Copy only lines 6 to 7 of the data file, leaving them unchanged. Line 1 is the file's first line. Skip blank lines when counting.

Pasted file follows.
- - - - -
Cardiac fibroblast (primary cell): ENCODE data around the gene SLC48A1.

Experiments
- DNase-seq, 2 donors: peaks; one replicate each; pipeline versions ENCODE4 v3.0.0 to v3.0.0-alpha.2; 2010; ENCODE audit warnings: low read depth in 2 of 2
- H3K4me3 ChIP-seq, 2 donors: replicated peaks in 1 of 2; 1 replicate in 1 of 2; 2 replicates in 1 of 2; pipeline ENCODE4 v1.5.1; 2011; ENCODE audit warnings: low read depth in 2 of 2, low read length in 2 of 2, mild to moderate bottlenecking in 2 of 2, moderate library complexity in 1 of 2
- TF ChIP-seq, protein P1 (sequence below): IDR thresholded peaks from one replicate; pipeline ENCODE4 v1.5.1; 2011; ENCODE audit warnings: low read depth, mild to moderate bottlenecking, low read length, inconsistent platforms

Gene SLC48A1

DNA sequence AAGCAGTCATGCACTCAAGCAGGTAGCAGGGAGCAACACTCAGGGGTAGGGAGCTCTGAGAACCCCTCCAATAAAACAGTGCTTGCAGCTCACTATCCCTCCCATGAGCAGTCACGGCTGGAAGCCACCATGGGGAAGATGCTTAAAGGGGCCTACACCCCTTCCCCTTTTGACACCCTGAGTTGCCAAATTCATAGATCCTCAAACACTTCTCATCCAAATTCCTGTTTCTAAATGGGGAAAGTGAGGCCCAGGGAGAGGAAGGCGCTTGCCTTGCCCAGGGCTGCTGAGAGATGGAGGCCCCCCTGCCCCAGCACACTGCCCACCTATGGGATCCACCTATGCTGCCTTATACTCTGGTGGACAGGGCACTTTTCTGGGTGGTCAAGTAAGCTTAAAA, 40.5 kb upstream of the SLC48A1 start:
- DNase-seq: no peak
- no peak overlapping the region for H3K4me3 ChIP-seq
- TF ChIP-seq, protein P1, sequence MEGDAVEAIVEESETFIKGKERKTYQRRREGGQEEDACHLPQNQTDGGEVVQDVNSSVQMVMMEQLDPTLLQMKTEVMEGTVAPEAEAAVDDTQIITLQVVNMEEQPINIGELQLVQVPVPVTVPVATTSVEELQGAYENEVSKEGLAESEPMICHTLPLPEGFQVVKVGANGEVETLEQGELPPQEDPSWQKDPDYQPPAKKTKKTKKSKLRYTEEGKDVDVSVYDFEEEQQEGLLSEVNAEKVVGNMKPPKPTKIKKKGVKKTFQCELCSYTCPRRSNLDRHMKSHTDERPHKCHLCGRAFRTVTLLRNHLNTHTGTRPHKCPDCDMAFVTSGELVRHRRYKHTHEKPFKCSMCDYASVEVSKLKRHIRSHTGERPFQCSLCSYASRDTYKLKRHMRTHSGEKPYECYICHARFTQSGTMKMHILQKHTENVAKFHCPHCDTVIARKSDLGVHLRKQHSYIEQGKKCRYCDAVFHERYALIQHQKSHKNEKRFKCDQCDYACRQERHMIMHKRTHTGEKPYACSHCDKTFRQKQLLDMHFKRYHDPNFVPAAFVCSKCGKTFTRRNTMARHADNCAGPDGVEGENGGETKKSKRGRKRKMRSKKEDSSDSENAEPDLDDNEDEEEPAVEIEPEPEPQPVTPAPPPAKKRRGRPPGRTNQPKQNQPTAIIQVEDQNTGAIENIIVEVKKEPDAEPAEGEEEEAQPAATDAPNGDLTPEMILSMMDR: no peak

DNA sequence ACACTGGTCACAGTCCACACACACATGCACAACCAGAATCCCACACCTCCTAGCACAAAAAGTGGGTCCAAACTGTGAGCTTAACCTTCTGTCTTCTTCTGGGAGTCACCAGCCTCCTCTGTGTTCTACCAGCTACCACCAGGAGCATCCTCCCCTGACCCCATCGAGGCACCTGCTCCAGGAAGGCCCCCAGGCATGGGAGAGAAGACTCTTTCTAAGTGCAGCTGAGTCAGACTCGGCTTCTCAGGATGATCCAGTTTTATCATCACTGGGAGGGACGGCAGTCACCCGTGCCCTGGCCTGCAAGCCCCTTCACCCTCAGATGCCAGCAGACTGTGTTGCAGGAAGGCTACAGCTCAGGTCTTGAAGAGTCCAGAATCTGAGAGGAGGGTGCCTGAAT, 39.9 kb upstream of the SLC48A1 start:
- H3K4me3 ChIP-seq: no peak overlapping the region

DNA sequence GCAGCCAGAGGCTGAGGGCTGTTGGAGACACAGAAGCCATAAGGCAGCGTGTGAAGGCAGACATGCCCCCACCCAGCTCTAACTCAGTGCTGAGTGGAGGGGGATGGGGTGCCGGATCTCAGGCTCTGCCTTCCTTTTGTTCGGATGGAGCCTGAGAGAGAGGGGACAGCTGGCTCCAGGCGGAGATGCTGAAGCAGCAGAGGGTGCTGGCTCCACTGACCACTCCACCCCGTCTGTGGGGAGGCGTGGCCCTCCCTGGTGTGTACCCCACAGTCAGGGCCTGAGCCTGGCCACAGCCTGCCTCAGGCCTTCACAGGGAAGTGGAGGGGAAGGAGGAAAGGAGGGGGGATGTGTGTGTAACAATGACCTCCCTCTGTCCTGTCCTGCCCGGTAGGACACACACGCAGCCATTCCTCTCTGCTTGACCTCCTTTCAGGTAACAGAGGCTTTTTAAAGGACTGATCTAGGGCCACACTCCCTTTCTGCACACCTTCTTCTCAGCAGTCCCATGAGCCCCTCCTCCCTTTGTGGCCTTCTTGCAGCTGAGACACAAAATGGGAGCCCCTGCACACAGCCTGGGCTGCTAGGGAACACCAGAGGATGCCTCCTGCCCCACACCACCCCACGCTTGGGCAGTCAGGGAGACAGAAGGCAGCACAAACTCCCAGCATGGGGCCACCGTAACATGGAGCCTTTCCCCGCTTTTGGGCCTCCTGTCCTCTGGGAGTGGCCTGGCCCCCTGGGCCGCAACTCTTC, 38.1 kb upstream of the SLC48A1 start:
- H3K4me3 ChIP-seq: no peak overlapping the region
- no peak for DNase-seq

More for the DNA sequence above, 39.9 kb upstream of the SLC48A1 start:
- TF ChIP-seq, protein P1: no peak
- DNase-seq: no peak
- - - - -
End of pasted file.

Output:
Gene SLC48A1

DNA sequence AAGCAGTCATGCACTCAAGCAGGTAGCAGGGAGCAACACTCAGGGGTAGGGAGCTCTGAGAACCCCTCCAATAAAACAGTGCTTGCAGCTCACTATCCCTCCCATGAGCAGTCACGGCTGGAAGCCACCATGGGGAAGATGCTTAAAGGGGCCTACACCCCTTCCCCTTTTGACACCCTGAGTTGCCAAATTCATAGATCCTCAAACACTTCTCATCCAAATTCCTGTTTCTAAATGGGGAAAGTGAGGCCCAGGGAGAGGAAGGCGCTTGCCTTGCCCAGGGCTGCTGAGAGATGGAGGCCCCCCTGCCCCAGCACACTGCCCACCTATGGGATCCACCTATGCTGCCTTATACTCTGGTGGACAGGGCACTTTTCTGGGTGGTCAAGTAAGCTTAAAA, 40.5 kb upstream of the SLC48A1 start: